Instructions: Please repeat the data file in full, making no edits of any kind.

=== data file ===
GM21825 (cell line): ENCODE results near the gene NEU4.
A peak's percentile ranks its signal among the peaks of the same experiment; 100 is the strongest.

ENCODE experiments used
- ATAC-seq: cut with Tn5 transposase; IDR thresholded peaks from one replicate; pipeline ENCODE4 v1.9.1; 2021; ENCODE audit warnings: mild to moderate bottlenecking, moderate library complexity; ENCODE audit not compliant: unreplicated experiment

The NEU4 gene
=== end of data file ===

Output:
GM21825 (cell line): ENCODE results near the gene NEU4.
A peak's percentile ranks its signal among the peaks of the same experiment; 100 is the strongest.

ENCODE experiments used
- ATAC-seq: cut with Tn5 transposase; IDR thresholded peaks from one replicate; pipeline ENCODE4 v1.9.1; 2021; ENCODE audit warnings: mild to moderate bottlenecking, moderate library complexity; ENCODE audit not compliant: unreplicated experiment

The NEU4 gene